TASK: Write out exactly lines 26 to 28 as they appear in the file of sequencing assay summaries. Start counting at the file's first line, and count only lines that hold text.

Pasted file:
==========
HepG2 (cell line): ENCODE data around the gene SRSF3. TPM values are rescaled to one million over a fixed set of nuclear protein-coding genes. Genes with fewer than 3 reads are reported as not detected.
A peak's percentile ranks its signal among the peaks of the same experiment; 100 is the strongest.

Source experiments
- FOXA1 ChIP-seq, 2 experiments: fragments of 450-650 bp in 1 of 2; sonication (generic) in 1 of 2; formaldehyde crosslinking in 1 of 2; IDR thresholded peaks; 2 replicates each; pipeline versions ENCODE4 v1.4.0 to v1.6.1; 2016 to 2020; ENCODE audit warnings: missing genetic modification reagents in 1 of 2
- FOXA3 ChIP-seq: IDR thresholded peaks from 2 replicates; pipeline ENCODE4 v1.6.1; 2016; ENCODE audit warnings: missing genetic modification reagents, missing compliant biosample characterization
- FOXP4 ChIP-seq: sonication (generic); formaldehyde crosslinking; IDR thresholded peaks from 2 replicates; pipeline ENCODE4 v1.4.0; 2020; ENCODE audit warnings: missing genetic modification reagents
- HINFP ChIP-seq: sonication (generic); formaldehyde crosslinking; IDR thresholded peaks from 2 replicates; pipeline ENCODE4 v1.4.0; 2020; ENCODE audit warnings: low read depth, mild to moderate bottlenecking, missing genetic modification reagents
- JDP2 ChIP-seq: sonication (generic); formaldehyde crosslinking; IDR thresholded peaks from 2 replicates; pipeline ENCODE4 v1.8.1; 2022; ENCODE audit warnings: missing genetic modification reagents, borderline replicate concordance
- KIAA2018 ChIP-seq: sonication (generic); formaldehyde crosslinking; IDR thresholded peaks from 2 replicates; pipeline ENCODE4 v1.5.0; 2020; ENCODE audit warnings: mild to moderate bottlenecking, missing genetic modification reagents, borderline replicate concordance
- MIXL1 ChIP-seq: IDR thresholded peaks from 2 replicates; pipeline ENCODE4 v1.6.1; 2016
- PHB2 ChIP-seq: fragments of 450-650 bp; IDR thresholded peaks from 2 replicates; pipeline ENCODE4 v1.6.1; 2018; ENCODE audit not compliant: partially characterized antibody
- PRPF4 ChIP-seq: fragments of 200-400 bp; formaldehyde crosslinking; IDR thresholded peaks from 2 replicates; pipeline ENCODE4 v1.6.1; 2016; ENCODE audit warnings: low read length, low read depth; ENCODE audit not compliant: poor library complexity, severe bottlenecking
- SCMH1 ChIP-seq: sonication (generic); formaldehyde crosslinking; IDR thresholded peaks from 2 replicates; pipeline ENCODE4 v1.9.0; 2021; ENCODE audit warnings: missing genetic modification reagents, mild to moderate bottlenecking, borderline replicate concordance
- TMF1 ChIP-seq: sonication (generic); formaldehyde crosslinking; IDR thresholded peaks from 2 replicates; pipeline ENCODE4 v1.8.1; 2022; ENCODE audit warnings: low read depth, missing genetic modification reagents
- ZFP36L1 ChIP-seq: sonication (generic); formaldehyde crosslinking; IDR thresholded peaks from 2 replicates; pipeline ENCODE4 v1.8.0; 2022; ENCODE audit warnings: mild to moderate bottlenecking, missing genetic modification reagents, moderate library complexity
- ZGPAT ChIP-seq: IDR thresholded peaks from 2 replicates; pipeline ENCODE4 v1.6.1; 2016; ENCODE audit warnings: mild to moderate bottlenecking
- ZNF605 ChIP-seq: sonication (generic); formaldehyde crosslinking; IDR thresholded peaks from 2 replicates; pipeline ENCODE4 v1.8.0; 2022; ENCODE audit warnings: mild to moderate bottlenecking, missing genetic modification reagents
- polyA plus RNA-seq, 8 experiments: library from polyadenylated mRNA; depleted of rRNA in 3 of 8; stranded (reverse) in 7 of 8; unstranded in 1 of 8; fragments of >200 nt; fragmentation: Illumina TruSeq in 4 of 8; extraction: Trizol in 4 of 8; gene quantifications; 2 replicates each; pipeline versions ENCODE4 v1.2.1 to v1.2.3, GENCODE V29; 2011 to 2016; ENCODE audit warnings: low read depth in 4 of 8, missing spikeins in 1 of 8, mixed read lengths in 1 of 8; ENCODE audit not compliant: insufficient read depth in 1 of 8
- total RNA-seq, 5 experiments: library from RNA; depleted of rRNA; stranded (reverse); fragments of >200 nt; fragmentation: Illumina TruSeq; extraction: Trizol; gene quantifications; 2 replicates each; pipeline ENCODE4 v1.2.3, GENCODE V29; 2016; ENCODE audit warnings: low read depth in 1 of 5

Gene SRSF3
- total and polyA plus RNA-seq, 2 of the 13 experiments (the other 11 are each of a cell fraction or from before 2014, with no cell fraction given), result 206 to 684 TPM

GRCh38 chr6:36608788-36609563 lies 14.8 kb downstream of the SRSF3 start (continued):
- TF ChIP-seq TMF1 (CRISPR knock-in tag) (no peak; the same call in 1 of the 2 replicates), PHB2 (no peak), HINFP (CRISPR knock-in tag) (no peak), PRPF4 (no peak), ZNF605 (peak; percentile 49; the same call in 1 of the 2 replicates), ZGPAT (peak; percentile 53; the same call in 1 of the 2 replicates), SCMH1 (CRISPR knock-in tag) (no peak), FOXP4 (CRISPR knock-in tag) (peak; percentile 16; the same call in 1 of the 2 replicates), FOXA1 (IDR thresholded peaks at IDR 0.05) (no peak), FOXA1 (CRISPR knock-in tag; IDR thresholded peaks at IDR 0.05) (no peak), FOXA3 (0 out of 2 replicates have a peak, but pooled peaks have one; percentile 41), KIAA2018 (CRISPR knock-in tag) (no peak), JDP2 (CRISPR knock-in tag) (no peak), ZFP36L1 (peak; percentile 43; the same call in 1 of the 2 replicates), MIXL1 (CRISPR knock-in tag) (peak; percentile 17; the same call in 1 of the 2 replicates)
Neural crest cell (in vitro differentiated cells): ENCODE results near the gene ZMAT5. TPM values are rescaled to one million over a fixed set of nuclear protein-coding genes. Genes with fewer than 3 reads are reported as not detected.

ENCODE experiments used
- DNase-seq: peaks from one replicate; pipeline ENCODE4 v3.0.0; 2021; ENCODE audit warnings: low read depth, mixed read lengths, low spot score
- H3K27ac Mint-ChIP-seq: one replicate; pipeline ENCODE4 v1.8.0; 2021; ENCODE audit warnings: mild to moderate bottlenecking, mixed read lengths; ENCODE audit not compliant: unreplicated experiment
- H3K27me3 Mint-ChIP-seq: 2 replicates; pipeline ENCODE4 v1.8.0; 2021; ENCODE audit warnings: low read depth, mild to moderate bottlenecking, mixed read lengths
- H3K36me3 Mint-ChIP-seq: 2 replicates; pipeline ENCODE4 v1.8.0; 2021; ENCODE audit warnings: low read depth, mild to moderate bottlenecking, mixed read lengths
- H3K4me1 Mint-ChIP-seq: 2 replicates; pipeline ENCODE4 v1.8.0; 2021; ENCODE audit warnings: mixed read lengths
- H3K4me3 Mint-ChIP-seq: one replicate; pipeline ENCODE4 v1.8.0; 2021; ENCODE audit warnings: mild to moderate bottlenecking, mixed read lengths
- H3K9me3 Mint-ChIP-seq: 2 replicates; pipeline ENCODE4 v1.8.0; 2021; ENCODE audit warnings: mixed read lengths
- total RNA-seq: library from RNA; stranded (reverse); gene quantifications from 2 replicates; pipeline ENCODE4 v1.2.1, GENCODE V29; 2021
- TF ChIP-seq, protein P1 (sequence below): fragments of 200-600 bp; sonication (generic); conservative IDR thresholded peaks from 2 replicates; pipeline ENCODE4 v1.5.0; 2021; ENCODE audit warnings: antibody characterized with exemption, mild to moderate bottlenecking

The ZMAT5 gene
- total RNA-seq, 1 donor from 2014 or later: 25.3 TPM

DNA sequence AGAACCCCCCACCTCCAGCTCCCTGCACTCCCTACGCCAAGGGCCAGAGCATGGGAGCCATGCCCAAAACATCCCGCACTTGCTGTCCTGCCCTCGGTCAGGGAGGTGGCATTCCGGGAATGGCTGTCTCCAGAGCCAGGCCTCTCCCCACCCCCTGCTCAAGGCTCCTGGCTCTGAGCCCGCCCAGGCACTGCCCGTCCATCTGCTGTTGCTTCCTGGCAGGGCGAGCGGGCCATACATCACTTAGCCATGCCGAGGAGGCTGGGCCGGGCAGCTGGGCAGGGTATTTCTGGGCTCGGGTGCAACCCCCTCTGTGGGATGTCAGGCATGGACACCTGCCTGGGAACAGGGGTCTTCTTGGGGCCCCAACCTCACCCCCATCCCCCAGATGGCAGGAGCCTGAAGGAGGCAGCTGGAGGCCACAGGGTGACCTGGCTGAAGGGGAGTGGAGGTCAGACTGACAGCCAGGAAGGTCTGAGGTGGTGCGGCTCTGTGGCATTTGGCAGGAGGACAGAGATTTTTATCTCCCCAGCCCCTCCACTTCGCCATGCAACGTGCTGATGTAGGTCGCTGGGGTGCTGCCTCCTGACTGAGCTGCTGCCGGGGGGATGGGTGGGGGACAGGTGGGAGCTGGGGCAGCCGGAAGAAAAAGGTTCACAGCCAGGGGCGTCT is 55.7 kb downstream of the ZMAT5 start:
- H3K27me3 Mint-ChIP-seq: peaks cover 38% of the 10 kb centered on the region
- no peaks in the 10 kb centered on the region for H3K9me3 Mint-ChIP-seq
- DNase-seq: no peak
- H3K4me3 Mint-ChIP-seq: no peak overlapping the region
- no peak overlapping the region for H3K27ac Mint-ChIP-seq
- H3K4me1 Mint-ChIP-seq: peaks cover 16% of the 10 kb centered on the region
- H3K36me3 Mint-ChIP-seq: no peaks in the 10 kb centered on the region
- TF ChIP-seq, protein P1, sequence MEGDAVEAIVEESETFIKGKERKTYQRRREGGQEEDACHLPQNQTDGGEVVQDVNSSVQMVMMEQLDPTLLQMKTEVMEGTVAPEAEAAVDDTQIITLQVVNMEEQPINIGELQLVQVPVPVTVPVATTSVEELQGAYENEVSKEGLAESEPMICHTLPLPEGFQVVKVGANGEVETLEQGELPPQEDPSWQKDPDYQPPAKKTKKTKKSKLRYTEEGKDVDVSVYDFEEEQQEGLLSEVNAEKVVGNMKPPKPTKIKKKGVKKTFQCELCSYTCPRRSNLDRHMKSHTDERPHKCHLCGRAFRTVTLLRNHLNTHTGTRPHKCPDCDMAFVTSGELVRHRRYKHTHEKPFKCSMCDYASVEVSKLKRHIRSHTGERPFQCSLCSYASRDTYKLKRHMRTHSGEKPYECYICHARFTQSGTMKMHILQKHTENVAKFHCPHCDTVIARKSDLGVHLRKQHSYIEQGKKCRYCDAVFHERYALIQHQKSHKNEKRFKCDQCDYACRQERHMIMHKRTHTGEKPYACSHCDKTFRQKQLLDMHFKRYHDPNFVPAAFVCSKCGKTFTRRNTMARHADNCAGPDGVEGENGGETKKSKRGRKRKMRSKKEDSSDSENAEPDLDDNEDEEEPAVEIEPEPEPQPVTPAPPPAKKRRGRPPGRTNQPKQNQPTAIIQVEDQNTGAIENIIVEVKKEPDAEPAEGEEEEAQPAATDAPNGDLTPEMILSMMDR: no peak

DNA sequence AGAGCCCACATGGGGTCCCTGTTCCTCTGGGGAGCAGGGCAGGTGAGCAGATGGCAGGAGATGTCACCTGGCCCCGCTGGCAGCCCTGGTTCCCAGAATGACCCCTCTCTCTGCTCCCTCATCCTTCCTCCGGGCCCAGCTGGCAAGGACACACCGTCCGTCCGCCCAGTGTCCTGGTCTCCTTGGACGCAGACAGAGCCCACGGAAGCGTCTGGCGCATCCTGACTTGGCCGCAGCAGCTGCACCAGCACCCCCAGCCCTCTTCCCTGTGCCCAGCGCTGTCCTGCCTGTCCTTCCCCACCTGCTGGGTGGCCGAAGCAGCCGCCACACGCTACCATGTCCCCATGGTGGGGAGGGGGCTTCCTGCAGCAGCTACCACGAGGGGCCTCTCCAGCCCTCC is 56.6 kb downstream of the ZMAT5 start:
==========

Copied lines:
- DNase-seq: peaks from one replicate; pipeline ENCODE4 v3.0.0; 2021; ENCODE audit warnings: low read depth, mixed read lengths, low spot score
- H3K27ac Mint-ChIP-seq: one replicate; pipeline ENCODE4 v1.8.0; 2021; ENCODE audit warnings: mild to moderate bottlenecking, mixed read lengths; ENCODE audit not compliant: unreplicated experiment
- H3K27me3 Mint-ChIP-seq: 2 replicates; pipeline ENCODE4 v1.8.0; 2021; ENCODE audit warnings: low read depth, mild to moderate bottlenecking, mixed read lengths